Abstract Title

The Fiery Cross and the Lamp of Knowledge: The Ku Klux Klan and Educational Reform in Akron, Ohio, 1920-1930.

Abstract

My presentation will focus on an area of relevant historical study that has been neglected until quite recently, namely, the Ku Klux Klan’s focus on educational reform in the 1920s. Specifically, by utilizing local primary source documents, graduate theses, secondary source surveys and journal articles, my presentation will compare and contrast the significant yet neglected case study of the Klan’s brief yet ultimately ineffective takeover of the Akron Public Schoolboard in the 1920s with case studies of other Klan chapters throughout the United States. In doing so, I will illustrate why this organization that boasted over six million members nationwide, including hundreds of large chapters such as that of Akron, Ohio failed to achieve any lasting reforms, even though the organizations stated philosophy and goals seemed to conform with much of mainstream political discourse.

Research Category

Political Sciences/Philosophy/History

Primary Author's Major

History

Mentor #1 Information

Dr. Mary Ann Heiss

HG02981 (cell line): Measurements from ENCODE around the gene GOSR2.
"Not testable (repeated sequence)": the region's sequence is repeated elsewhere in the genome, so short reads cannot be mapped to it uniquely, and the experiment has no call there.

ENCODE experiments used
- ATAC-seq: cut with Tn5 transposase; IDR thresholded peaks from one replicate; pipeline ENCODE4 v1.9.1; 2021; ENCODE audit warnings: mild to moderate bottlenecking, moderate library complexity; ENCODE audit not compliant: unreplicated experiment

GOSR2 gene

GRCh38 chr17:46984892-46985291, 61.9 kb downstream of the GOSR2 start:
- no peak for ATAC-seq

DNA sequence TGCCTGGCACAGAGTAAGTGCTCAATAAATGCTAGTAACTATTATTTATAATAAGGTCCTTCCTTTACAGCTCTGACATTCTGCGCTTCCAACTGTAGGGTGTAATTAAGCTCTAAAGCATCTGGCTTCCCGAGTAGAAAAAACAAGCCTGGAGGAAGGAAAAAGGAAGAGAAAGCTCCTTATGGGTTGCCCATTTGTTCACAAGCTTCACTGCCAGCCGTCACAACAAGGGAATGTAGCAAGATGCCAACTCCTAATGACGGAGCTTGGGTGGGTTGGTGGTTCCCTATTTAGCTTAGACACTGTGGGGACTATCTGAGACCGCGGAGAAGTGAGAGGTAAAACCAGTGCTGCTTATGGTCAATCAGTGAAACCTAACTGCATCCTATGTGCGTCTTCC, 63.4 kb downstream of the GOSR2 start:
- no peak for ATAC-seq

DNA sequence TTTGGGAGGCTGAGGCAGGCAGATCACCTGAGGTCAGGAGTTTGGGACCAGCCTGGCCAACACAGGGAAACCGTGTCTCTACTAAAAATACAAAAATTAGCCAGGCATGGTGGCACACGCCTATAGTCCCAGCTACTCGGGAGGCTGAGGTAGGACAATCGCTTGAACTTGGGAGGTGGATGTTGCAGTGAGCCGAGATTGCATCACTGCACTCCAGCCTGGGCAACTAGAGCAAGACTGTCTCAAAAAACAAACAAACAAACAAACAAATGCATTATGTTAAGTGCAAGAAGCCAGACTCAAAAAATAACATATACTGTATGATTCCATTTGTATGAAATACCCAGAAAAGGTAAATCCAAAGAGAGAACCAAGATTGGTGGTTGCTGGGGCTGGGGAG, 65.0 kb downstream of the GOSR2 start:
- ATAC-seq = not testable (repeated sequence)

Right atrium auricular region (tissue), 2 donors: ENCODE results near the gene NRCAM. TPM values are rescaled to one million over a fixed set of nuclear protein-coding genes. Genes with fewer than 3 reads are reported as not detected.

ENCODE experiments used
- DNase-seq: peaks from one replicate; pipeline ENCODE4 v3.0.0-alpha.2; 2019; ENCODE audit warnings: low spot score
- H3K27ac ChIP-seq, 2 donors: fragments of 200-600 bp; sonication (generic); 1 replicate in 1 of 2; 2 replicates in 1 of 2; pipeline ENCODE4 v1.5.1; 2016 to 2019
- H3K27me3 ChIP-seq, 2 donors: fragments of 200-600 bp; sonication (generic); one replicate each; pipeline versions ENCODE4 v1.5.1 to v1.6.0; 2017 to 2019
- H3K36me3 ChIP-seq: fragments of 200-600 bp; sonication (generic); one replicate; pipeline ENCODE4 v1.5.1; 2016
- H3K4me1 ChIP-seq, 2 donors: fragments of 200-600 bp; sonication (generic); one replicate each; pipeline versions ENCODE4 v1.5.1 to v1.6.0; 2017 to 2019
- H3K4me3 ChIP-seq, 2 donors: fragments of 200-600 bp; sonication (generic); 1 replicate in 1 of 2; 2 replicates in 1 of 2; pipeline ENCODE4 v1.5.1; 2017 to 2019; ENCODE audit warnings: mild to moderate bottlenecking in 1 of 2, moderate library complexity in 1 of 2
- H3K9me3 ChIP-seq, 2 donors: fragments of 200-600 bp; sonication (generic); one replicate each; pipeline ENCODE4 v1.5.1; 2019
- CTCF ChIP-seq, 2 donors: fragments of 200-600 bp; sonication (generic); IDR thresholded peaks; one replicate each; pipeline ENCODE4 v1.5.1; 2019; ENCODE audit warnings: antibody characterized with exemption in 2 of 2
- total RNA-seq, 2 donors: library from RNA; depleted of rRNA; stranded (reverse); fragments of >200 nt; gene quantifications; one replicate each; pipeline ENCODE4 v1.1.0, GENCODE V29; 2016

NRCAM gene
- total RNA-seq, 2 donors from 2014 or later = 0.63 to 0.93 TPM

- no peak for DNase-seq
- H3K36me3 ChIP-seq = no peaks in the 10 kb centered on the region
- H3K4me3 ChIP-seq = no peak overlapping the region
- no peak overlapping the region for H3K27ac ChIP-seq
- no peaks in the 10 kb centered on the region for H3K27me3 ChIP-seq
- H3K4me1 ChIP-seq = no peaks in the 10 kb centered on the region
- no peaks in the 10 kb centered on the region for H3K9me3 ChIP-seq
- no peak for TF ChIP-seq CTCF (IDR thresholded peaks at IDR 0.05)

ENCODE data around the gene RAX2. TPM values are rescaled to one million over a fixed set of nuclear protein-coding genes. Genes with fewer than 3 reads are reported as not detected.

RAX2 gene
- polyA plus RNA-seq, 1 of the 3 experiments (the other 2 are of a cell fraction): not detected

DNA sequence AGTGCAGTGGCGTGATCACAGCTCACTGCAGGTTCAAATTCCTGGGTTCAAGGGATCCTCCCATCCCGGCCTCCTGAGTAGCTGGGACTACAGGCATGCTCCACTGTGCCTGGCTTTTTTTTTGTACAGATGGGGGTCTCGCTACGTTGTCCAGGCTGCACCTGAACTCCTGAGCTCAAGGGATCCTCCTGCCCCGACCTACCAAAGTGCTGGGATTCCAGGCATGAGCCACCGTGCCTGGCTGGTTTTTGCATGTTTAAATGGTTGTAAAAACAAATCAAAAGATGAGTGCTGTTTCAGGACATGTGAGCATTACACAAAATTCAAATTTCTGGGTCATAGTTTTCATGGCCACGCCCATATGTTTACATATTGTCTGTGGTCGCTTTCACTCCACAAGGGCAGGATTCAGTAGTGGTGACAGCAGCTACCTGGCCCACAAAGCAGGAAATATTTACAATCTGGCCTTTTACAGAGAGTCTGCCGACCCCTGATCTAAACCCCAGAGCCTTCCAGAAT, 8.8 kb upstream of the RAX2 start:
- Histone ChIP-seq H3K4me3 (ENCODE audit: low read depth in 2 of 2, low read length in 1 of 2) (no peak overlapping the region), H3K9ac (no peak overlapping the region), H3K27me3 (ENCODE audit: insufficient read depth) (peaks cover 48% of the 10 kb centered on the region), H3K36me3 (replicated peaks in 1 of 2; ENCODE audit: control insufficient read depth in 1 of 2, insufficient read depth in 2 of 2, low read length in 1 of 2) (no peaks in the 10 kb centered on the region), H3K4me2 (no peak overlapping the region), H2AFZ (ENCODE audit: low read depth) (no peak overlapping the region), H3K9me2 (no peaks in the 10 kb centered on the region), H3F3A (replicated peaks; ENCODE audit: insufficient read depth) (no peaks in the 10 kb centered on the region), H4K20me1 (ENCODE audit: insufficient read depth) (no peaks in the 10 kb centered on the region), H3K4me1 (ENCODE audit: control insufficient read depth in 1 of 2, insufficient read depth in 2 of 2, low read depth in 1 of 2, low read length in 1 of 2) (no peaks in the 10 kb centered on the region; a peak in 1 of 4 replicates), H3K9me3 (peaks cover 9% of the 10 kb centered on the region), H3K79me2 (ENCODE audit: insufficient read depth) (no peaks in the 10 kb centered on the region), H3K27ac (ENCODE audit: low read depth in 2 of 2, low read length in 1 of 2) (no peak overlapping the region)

Presentation Format

Oral

Roundtable Moderator

Dr. Mary Ann Heiss

Start Date

11-3-2015 1:00 PM

End Date

11-3-2015 5:00 PM

Research Area

Arts and Humanities | History | United States History

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Mar 11th, 1:00 PM Mar 11th, 5:00 PM

The Fiery Cross and the Lamp of Knowledge: The Ku Klux Klan and Educational Reform in Akron, Ohio, 1920-1930.

My presentation will focus on an area of relevant historical study that has been neglected until quite recently, namely, the Ku Klux Klan’s focus on educational reform in the 1920s. Specifically, by utilizing local primary source documents, graduate theses, secondary source surveys and journal articles, my presentation will compare and contrast the significant yet neglected case study of the Klan’s brief yet ultimately ineffective takeover of the Akron Public Schoolboard in the 1920s with case studies of other Klan chapters throughout the United States. In doing so, I will illustrate why this organization that boasted over six million members nationwide, including hundreds of large chapters such as that of Akron, Ohio failed to achieve any lasting reforms, even though the organizations stated philosophy and goals seemed to conform with much of mainstream political discourse.